Fortunately, my first year was great. I was awed by the sheer amount of art, quality of musical acts, and community involvement. When we left, I knew Phil and I would be back together again.
2015 - GROWING PAINS
2015 was a difficult year, for a number of reasons. While Black Rock City has always been inhospitable, many veterans claimed it was the worst weather in more than ten years. Some were unprepared for evening temperatures in the 30s, and though we had packed enough long-johns and fleeces - it was still bone-chillingly cold. The dust storms were frequent and intense. Whether it was day or night, it seemed that every time we left camp to check out an art piece or find a friend we would get caught in an hour-long whiteout in the middle of nowhere. Many people don't mind dust storms (some even enjoy them), but lost in them I often felt claustrophobic. Despite vigilant care for my skin, after a few days the dust infiltrated and tore away at me - my face became scaly and began to peel and crack, my nose began to bleed, and I broke out in rashes on my legs and arms. The real kicker, however, was my autoimmune disorder began acting up in a way Phil and I didn't know how to deal with at the time. A short bike ride often left me exhausted and in pain, barely able to get back to our camp. Needless to say, my experience differed drastically from the previous year and it was difficult for me to get out there and adventure.
That being said, I felt it was OK to have a different experience ! Burning Man is never meant to be easy. It made me appreciate the previous year even more, and I knew the weather the following year would be undoubtedly better. As the week came to a close, Phil and I had seen a few stunning art pieces and caught some great musical acts (stumbling upon Bob Moses performing a sunset set was my favorite), yet we felt a bit underwhelmed as a whole. After The Man burned Saturday, it appeared as though the skies and dust had cleared at last - and we decided to have one "big night out !" We drank a ton of Red Bull and powered through till the sunrise - returning to our fish art car from the previous year for music and dancing at Robot Heart, making friends with an amazing group of people, and feeling satisfied that our burn ended on a good note.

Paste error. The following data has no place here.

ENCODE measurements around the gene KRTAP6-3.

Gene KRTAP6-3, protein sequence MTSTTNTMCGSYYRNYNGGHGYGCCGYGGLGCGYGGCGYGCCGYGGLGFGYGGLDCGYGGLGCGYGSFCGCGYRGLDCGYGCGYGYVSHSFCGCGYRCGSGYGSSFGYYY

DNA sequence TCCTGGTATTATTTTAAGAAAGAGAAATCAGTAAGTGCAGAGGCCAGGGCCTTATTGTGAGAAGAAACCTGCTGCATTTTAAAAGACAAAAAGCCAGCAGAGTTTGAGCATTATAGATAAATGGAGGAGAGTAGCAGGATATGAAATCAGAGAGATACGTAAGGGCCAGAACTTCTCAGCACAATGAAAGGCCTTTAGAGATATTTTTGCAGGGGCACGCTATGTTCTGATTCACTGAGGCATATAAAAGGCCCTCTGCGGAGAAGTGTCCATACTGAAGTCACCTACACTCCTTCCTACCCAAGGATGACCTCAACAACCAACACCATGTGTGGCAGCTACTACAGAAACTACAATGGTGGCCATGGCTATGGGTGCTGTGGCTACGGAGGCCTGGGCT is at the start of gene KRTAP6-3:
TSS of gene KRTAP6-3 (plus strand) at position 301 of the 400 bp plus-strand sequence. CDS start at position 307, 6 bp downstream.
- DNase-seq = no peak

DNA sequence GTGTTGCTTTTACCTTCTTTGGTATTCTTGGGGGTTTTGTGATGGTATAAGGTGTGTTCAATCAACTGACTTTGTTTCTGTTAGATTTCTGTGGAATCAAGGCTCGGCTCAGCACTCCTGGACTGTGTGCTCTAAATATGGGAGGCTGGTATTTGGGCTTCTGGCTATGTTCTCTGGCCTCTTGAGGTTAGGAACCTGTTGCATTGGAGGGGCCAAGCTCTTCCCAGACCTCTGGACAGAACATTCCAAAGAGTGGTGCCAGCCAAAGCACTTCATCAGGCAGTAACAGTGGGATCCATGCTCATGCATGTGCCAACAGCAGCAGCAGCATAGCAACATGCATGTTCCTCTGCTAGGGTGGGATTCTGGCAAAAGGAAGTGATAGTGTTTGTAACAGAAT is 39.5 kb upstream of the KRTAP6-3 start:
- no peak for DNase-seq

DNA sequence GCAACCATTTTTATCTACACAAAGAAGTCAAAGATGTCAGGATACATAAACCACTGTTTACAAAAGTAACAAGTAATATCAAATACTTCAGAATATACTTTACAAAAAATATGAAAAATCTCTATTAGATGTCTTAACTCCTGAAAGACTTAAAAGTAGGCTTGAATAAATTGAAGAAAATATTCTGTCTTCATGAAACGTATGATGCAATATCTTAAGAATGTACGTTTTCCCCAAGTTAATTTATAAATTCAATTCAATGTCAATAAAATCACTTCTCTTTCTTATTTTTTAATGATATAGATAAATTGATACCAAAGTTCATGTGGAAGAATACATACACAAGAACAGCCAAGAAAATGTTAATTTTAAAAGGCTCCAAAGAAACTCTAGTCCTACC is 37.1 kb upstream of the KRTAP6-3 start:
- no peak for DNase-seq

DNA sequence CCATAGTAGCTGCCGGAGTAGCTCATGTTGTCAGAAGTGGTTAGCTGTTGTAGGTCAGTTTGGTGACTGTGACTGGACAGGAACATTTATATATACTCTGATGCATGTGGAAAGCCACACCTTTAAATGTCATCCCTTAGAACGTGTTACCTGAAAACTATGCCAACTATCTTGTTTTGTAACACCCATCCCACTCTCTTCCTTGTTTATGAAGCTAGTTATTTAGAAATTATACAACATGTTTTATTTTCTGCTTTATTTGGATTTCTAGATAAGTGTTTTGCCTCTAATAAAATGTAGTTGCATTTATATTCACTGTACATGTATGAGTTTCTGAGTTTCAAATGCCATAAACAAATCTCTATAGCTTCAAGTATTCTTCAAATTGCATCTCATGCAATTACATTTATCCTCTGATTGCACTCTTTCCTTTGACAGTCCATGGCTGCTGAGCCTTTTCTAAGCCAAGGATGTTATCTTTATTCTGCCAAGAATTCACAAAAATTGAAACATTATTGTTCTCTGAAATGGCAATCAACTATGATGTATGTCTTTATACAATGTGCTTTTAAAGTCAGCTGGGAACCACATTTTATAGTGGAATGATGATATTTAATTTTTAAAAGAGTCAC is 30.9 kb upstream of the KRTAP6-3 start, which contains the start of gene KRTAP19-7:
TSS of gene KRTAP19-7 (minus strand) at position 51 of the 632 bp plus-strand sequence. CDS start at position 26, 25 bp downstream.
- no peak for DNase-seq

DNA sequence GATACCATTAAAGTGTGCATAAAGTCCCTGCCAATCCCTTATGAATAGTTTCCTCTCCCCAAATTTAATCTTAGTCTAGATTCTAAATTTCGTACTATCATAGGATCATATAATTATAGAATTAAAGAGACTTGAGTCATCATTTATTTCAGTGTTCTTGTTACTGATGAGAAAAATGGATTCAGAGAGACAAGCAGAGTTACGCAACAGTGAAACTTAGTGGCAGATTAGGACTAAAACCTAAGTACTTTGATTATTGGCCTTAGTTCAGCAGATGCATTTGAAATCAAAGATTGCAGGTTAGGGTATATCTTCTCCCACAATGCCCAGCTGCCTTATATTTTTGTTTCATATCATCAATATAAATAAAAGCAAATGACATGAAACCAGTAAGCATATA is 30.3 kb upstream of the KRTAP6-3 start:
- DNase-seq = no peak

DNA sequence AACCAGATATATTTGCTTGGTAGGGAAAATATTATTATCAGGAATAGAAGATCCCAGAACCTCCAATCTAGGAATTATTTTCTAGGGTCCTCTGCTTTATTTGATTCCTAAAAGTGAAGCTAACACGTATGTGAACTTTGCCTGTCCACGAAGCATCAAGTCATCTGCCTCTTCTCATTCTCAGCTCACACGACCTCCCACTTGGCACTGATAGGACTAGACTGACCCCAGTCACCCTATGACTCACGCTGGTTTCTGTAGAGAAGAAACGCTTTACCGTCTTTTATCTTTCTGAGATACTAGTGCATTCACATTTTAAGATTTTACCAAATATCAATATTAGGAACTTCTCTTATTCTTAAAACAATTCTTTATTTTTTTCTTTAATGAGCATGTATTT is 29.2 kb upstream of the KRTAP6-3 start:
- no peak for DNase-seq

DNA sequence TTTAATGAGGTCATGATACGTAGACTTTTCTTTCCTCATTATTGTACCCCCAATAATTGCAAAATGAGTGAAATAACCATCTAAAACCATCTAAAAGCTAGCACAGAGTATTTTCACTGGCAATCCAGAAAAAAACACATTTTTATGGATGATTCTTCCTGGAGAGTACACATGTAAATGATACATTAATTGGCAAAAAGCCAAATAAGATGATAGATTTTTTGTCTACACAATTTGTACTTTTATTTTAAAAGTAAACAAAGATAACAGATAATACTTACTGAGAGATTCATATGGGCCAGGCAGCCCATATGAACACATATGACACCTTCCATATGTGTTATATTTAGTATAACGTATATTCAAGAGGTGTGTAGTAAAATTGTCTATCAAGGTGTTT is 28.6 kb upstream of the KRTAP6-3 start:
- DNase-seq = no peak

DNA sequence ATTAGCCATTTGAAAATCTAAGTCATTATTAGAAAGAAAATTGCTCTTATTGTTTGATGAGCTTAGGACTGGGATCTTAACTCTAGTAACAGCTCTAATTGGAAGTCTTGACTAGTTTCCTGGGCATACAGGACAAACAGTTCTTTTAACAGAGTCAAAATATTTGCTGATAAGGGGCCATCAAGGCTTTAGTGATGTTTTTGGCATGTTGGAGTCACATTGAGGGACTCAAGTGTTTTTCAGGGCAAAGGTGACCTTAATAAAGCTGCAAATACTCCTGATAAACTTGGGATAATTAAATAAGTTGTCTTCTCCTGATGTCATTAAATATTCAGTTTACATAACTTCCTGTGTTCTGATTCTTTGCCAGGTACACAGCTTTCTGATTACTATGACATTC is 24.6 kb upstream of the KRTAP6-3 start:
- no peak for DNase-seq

2016 - THIRD BURN'S THE CHARM
We knew this would be our last burn for awhile. We've had our fun, and with hopes of starting a family soon - the next few years of our lives would take on a decidedly quieter tone. So we thought about what would make this our most epic burn yet ?
AWESOME FRIENDS ! We were thrilled that so many of our best friends finally decided to join us for our last burn / their first time. Phil and I have always loved exploring together as a couple, but going out in a big group of friends has an entirely different energy ! One of my college roomies even flew out all the way from Singapore for the festivities.
AND A WEDDING ! We decided to hold a playa wedding that was quirky and silly (contrasting with our traditional wine country wedding back in June.) We almost skipped it but our friends insisted, and it ended up being the highlight of our week.
Phil and I still felt planning-fatigue from our real wedding and couldn't think up anything worthy of an audience. Two of our good friends - Tom (our officiant from our June wedding) and Cheryl (my college roommate) - promised to take the helm and surprise us with a location, ceremony, and vows to read - all we had to do was show up. Saturday afternoon we were blindfolded and taxied out to the surprise destination by one our campmates. As they removed our scarves, the reveal showed a beautiful location at sunset near The Temple, with more than 20 friends and campmates' beaming, smiling faces.